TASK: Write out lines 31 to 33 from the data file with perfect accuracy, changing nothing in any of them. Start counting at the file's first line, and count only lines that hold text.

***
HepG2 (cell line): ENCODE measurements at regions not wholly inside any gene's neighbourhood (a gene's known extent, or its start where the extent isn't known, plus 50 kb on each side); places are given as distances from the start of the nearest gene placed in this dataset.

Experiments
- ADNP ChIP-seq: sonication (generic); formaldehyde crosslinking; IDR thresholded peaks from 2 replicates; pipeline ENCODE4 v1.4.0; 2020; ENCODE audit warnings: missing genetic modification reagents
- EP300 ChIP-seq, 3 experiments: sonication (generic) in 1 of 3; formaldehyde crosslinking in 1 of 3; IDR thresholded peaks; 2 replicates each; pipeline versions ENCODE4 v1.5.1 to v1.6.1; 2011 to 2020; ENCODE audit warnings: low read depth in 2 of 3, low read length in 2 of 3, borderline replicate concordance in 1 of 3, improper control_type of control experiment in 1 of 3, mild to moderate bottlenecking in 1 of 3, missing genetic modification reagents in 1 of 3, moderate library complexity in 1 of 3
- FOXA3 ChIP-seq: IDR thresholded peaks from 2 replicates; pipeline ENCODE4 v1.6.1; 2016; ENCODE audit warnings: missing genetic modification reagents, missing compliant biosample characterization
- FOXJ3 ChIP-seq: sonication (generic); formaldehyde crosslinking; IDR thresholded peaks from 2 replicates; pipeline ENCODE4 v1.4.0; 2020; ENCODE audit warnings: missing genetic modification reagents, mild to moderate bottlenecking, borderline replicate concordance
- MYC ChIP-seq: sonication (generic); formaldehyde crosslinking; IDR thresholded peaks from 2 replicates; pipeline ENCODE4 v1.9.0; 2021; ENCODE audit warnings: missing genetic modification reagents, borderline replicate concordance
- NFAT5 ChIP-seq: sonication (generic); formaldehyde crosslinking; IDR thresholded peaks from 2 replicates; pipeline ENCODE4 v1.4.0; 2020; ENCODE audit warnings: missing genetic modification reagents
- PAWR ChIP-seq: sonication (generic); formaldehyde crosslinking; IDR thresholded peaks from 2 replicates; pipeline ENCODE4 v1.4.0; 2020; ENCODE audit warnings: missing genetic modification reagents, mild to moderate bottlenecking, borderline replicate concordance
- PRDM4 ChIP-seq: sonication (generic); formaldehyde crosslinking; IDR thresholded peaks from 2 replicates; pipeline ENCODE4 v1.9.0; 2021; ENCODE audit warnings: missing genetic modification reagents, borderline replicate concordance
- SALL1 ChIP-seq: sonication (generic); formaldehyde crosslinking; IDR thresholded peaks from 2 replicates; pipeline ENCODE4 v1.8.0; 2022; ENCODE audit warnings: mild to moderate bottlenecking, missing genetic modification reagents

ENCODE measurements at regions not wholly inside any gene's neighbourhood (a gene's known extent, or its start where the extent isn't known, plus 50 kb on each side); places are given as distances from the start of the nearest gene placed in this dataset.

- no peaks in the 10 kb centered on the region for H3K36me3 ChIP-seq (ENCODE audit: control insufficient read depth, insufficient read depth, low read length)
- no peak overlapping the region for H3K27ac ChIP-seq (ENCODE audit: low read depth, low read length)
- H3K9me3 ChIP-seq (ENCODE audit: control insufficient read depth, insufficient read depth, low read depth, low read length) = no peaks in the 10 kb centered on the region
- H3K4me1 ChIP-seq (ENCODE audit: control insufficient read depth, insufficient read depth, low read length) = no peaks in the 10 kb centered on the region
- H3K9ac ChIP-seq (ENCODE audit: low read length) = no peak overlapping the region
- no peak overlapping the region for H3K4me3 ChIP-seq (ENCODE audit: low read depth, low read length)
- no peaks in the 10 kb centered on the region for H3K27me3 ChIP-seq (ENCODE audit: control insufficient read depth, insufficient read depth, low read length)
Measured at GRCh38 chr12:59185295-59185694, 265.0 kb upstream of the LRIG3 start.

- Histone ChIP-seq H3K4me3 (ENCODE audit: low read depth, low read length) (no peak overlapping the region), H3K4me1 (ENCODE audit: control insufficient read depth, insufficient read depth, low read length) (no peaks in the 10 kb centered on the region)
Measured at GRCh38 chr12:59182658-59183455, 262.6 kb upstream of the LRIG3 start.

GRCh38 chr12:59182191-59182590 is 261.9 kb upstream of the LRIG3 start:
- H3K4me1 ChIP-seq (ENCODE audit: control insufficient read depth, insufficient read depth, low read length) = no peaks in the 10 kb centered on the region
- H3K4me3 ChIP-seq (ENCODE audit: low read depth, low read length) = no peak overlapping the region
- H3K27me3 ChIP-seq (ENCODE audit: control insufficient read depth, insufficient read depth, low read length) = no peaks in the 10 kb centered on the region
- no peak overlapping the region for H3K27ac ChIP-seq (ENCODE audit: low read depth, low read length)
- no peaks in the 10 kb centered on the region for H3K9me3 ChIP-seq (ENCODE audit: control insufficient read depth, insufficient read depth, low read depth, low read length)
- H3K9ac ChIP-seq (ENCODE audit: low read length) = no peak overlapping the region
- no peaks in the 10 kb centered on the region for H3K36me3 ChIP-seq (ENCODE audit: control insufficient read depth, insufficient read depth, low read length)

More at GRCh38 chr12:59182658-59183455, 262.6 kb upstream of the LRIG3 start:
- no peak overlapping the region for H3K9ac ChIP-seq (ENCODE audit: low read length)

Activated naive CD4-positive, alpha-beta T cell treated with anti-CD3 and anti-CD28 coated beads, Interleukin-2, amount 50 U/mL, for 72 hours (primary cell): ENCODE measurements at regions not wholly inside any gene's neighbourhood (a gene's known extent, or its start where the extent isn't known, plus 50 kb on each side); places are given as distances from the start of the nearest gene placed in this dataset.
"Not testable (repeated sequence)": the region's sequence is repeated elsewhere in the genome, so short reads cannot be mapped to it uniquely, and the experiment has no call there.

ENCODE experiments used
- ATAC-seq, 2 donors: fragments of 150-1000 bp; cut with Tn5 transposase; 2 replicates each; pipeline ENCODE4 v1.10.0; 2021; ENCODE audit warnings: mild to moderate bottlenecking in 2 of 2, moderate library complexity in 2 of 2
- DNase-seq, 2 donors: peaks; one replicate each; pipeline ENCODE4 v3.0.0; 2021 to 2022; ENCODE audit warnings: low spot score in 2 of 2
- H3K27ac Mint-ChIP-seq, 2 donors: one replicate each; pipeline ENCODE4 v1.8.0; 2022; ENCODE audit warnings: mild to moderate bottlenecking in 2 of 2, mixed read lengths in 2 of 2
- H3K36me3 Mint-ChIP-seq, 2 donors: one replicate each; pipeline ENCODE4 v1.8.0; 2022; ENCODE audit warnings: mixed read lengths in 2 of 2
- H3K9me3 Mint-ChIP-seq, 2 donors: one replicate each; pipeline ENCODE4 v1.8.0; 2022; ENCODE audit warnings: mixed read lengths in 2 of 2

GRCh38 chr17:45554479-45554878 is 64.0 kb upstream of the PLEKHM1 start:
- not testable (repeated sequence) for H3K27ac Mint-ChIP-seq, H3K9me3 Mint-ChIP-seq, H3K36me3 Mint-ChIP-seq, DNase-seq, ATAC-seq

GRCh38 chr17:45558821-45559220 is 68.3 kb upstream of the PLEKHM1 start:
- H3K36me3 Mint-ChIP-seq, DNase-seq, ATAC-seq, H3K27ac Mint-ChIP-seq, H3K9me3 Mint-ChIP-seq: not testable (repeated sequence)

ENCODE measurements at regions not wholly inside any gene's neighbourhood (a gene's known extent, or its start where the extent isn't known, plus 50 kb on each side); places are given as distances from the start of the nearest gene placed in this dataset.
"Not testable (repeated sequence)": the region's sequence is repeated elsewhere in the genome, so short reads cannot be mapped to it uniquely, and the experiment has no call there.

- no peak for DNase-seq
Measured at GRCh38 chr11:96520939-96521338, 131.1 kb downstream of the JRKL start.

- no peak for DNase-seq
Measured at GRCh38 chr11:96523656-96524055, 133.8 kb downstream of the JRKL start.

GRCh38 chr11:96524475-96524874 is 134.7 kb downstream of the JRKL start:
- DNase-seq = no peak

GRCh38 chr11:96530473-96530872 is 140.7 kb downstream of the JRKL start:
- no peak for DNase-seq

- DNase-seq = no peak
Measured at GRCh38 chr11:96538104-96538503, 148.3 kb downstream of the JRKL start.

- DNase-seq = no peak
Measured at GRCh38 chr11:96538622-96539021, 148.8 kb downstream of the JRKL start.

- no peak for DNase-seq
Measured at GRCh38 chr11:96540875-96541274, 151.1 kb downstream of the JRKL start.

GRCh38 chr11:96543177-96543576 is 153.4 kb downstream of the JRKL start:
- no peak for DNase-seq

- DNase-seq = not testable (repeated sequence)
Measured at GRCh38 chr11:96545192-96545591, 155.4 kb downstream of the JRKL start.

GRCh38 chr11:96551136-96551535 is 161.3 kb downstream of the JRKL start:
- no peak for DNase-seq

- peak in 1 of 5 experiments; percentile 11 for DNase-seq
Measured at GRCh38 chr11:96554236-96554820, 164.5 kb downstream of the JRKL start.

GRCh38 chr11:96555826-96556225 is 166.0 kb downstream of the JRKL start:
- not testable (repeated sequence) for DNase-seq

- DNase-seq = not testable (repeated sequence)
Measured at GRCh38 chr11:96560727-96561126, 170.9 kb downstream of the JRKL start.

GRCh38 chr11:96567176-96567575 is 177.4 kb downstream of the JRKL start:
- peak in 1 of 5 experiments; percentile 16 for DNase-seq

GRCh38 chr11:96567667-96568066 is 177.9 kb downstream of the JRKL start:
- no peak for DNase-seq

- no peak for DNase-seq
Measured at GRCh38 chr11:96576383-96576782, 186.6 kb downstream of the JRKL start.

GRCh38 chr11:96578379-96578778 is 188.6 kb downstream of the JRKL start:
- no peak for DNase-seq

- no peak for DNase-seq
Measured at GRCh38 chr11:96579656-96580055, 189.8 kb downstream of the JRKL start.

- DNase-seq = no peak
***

More at GRCh38 chr12:59182658-59183455, 262.6 kb upstream of the LRIG3 start:
- no peak overlapping the region for H3K9ac ChIP-seq (ENCODE audit: low read length)

Activated naive CD4-positive, alpha-beta T cell treated with anti-CD3 and anti-CD28 coated beads, Interleukin-2, amount 50 U/mL, for 72 hours (primary cell): ENCODE measurements at regions not wholly inside any gene's neighbourhood (a gene's known extent, or its start where the extent isn't known, plus 50 kb on each side); places are given as distances from the start of the nearest gene placed in this dataset.